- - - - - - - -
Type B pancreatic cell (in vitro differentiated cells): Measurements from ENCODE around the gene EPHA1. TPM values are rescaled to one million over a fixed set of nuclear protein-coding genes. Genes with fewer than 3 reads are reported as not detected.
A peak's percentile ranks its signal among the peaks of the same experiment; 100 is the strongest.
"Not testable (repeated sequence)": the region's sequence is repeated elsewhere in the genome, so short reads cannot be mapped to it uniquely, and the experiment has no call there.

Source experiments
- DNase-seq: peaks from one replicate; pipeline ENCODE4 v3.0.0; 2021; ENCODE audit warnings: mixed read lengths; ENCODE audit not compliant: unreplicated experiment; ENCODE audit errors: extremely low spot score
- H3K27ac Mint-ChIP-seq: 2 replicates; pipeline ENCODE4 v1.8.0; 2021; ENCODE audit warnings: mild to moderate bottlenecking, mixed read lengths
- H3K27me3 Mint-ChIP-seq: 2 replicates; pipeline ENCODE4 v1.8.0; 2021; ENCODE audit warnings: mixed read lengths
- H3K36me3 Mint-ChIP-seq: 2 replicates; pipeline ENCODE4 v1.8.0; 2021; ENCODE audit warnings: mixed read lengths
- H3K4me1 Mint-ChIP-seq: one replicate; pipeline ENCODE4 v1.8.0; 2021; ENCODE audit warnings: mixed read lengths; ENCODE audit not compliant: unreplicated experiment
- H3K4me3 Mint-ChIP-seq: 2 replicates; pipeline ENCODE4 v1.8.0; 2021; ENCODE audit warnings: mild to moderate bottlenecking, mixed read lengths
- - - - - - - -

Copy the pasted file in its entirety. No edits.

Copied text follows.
Type B pancreatic cell (in vitro differentiated cells): Measurements from ENCODE around the gene EPHA1. TPM values are rescaled to one million over a fixed set of nuclear protein-coding genes. Genes with fewer than 3 reads are reported as not detected.
A peak's percentile ranks its signal among the peaks of the same experiment; 100 is the strongest.
"Not testable (repeated sequence)": the region's sequence is repeated elsewhere in the genome, so short reads cannot be mapped to it uniquely, and the experiment has no call there.

Source experiments
- DNase-seq: peaks from one replicate; pipeline ENCODE4 v3.0.0; 2021; ENCODE audit warnings: mixed read lengths; ENCODE audit not compliant: unreplicated experiment; ENCODE audit errors: extremely low spot score
- H3K27ac Mint-ChIP-seq: 2 replicates; pipeline ENCODE4 v1.8.0; 2021; ENCODE audit warnings: mild to moderate bottlenecking, mixed read lengths
- H3K27me3 Mint-ChIP-seq: 2 replicates; pipeline ENCODE4 v1.8.0; 2021; ENCODE audit warnings: mixed read lengths
- H3K36me3 Mint-ChIP-seq: 2 replicates; pipeline ENCODE4 v1.8.0; 2021; ENCODE audit warnings: mixed read lengths
- H3K4me1 Mint-ChIP-seq: one replicate; pipeline ENCODE4 v1.8.0; 2021; ENCODE audit warnings: mixed read lengths; ENCODE audit not compliant: unreplicated experiment
- H3K4me3 Mint-ChIP-seq: 2 replicates; pipeline ENCODE4 v1.8.0; 2021; ENCODE audit warnings: mild to moderate bottlenecking, mixed read lengths